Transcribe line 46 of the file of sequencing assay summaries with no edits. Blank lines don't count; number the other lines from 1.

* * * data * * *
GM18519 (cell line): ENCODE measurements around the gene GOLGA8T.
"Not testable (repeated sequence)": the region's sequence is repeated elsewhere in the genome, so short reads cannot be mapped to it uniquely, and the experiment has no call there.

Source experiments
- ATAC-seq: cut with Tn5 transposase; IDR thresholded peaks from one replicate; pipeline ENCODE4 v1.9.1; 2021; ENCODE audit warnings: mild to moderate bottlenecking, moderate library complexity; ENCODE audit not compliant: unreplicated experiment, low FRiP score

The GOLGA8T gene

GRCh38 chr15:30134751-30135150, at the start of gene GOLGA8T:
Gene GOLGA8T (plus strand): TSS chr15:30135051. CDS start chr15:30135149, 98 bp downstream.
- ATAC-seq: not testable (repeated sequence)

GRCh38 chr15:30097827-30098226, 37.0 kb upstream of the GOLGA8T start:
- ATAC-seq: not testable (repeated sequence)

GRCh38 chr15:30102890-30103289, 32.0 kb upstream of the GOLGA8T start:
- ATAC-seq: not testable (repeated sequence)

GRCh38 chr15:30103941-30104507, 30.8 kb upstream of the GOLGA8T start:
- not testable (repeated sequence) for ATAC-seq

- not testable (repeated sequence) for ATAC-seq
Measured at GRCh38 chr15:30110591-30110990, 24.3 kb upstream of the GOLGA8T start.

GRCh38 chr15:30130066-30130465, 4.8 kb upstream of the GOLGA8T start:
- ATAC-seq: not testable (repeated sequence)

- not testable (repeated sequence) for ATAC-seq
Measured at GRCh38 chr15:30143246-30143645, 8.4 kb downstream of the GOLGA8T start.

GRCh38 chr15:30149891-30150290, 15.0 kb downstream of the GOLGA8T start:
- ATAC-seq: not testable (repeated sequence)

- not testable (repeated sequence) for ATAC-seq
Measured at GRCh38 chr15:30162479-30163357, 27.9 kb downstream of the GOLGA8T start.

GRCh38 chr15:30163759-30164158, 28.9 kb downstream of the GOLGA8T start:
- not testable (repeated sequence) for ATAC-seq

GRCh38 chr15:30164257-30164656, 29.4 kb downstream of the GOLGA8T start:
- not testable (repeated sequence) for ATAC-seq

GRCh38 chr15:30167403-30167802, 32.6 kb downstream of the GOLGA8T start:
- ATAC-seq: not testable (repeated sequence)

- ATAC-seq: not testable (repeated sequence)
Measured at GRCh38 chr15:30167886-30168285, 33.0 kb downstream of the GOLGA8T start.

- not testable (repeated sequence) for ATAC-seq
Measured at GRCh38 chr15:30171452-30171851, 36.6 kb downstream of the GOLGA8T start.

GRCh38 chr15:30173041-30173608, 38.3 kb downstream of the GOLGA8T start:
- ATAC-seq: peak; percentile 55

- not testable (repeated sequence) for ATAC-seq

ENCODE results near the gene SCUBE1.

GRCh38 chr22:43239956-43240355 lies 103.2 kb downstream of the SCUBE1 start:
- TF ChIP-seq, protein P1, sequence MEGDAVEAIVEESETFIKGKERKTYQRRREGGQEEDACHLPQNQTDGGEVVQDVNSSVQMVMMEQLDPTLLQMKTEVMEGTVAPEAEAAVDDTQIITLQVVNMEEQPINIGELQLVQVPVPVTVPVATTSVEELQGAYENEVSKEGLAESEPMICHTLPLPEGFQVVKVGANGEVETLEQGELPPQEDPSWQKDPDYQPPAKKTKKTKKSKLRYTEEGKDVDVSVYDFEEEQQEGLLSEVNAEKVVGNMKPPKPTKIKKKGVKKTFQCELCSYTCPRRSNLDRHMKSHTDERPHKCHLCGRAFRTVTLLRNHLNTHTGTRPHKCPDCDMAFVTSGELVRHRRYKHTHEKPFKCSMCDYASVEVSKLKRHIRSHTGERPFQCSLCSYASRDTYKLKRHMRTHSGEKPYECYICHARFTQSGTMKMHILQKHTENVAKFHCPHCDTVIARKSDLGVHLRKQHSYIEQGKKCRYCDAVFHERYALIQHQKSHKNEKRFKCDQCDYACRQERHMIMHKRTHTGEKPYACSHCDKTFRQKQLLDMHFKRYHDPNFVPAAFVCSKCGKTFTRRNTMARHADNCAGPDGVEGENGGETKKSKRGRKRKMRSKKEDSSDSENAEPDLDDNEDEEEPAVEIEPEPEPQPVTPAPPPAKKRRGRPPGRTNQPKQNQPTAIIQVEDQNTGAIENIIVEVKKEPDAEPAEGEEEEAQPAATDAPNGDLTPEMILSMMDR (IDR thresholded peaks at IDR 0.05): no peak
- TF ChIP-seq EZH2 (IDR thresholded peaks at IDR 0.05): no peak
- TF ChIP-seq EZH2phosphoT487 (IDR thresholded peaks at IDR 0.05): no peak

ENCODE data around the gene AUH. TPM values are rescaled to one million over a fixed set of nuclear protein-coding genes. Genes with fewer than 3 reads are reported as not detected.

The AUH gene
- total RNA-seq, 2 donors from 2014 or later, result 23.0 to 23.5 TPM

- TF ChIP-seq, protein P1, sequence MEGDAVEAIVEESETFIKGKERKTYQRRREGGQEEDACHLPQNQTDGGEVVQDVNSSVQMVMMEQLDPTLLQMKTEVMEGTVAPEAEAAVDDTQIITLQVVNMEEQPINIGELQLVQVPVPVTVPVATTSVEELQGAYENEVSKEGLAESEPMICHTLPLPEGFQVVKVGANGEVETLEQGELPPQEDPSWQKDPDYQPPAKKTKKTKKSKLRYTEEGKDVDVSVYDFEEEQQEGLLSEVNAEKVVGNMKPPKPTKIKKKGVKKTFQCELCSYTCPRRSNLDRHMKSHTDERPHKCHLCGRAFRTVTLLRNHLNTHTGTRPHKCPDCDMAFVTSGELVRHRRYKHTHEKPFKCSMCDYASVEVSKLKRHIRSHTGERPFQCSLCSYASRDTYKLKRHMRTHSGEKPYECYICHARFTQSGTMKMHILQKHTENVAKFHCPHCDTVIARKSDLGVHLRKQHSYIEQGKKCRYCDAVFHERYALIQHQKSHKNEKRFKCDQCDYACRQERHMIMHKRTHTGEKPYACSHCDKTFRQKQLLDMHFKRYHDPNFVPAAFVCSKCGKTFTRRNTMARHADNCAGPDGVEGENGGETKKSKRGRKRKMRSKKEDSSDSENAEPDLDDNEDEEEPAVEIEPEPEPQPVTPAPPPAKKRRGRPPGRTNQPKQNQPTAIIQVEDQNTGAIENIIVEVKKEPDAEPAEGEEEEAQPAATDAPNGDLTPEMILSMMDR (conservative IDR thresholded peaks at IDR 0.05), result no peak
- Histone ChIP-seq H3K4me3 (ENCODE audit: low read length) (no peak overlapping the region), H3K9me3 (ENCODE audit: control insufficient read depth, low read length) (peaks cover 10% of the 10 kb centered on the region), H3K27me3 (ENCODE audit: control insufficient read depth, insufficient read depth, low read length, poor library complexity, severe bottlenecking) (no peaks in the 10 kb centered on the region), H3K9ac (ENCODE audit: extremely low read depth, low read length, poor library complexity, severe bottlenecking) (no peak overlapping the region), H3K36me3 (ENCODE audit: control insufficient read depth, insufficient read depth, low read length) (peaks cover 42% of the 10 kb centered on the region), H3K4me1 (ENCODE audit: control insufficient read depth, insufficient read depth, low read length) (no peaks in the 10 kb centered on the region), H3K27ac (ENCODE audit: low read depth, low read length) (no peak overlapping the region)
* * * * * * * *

- TF ChIP-seq, protein P1, sequence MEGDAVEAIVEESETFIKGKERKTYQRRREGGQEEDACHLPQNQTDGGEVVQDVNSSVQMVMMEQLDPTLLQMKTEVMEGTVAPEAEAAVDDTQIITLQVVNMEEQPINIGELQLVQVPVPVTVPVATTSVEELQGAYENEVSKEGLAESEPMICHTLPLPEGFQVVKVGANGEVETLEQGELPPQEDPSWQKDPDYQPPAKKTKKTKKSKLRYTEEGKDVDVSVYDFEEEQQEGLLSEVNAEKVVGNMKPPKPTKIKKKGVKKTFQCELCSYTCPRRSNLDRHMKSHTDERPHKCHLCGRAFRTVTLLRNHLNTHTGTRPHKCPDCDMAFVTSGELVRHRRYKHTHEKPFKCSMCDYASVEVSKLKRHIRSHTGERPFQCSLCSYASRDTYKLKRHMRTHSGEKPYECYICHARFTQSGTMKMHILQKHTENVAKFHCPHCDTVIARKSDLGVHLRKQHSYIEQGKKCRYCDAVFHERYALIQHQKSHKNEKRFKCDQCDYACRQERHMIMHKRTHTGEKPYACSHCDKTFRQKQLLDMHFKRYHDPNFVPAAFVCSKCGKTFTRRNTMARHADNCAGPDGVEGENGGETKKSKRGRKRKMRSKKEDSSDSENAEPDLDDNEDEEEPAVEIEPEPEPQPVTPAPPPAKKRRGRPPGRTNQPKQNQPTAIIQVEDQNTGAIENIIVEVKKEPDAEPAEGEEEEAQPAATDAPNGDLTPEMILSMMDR (conservative IDR thresholded peaks at IDR 0.05), result no peak